In about 2003, especially in the summers, I was able to return to some of my reading. My brother Richard had recommended to me a book on philosophy that I bought and read: Philosophy in the Flesh by George Lakoff. I also purchased and read two other books: The Evolution of God by Robert Wright and The Case for God by Karen Armstrong.
Wright opens his book discussing some primitive rituals filled with superstition, much of which would be quite contrary to today’s civilized politeness. In fact, he notes that the Bible even documents such primitive rituals. For example, he cites 1 Samuel 28:15. The context of that is provided in 1 Samue28: 3-19: Samuel has died and the Philistines set up military camp against Israel. In fear, Saul asks the Lord what he should do, “God is departed from me, and answereth me no more, neither by prophets, nor by dreams: therefore I have called thee, that thou mayest make known unto me what I shall do.” So he locates a woman who can contacts spirits. She who brings up the spirit of Samuel. She describes to Saul what she is able to see: “an old man wrapped in a robe.” Saul recognizes the description as fitting Samuel. Presumably through the medium, Samuel demands of Saul, “why have you disturbed me to bring me up?” Saul tells the spirit that the Lord will not hear him or respond to him, and Samuel responds, “Why consult me when the Lord has departed from you and is become your adversary?” He then tells Saul that the Lord has taken the kingship from him and given it to David.
Wright next cites Genesis 6:1 – 4, in which the “sons of God” take notice of and admire the “daughters of men.”… “The sons of God used to cohabitate with the daughters of men, who bore them children, those mighty manifold who made a name.”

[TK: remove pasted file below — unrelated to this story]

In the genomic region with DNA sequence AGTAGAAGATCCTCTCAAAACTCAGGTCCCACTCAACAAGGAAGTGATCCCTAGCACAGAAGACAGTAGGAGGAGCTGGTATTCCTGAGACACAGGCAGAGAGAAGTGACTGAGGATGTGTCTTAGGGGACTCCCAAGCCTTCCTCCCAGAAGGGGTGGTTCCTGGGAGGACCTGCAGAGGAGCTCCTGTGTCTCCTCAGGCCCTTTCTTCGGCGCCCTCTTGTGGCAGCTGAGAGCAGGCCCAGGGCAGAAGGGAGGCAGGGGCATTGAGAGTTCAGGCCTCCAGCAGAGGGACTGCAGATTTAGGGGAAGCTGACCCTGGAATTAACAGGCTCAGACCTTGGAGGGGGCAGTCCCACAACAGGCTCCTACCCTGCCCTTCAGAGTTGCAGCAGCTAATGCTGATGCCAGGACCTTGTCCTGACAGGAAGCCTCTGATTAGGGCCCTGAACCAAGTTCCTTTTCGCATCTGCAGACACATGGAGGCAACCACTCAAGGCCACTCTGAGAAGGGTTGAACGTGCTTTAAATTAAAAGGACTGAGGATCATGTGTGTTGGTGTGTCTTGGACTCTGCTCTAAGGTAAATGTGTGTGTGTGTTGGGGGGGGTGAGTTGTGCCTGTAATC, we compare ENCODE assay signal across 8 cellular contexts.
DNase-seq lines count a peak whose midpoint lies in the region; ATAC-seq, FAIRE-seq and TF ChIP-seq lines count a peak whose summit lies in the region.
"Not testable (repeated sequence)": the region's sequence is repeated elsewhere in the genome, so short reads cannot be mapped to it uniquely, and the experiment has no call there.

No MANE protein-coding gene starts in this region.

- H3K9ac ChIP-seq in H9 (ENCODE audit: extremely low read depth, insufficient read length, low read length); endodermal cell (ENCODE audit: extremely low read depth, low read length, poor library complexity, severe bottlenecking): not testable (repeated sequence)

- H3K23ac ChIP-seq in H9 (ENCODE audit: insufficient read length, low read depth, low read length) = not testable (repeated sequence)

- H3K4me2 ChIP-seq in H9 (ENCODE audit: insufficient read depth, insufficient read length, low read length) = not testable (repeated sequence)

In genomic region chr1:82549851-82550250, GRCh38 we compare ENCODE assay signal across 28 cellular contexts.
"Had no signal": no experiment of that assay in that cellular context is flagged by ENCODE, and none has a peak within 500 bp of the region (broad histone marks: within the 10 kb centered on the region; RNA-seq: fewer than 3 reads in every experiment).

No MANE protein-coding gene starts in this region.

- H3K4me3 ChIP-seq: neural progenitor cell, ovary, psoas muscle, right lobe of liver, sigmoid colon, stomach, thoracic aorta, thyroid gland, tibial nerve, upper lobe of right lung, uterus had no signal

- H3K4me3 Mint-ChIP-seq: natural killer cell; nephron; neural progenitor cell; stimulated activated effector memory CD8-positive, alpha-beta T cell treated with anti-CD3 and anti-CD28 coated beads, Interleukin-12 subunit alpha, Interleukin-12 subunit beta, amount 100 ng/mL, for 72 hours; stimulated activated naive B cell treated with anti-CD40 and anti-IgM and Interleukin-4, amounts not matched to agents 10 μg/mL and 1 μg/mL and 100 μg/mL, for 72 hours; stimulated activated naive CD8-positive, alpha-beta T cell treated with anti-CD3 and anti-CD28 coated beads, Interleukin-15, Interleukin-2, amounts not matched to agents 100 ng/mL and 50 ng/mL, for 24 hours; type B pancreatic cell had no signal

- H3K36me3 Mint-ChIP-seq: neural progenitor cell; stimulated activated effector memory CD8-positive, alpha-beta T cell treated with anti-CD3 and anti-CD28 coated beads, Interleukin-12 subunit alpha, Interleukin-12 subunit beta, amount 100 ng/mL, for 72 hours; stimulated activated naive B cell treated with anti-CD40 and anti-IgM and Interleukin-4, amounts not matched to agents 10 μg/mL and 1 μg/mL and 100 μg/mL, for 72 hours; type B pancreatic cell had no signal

Many of the Bible stories bear remarkable similarity to stories of certain pagan religions and cultures of that region. For example, Wright tells of another story of the great flood: “The great god Enlil (himself a sometimes sex addict) once ordered up an epic flood, like the biblical flood that Noah would later survive; but, whereas Noah’s God uses the flood to punish people for wickedness, Enlil’s motive was less exalted: humanity had been noisy while he was trying to sleep, so he decided to extinguish it.”
Nor is monotheism exclusive to the early record of Jewish society. The Egyptian god,”…Aten, at the height of his power, stood alone in the divine firmament, a clear foreshadowing of the Hebrew God, Yahweh.” Wright, notes that Akhenaten extended the notion of that divine power to all humankind.
In his fifth chapter of The Evolution of God, entitled “Polytheism, the Religion of Ancient Israel,” Wright explores the origins of Abrahamic monotheism. He begins his discussion, “If you’ve read the Hebrew Bible carefully, it tells the story of a god in evolution, a god whose character changes radically from beginning to end.” In the creation story of the Hebrew Bible, or Old Testament, Wright makes reference to allusions to several gods: ‘Let us make man in our image, after our likeness.’ (Genesis 1:26 –7). And, “Behold, the man has become like one of us, knowing good and evil.” (Genesis 3:22). And, feeling threatened by the construction of the Tower of Babel which is intended to reach to heaven, God says, “Come let us go down, and confuse their language, that they may not understand one another’s speech.” (Genesis 11:7).
Although some Jewish and Christian scholars assert that references in the Old Testament to heavenly hosts or other supernatural beings do not refer to gods, Wright counters that Psalms 82 clearly shows that they were gods and not angels: The revered King James Version, unapologetically provides, “God standeth within the congregation of the mighty; he judgeth among the gods.” Other major versions are as clear.
As to the early history of the Jews and of their history, Wright notes that excavations of areas that the Bible reports were conquered by Israelites show no evidence to confirm those claims. “In fact, it looks more and more as if the Israelites were Canaanites.”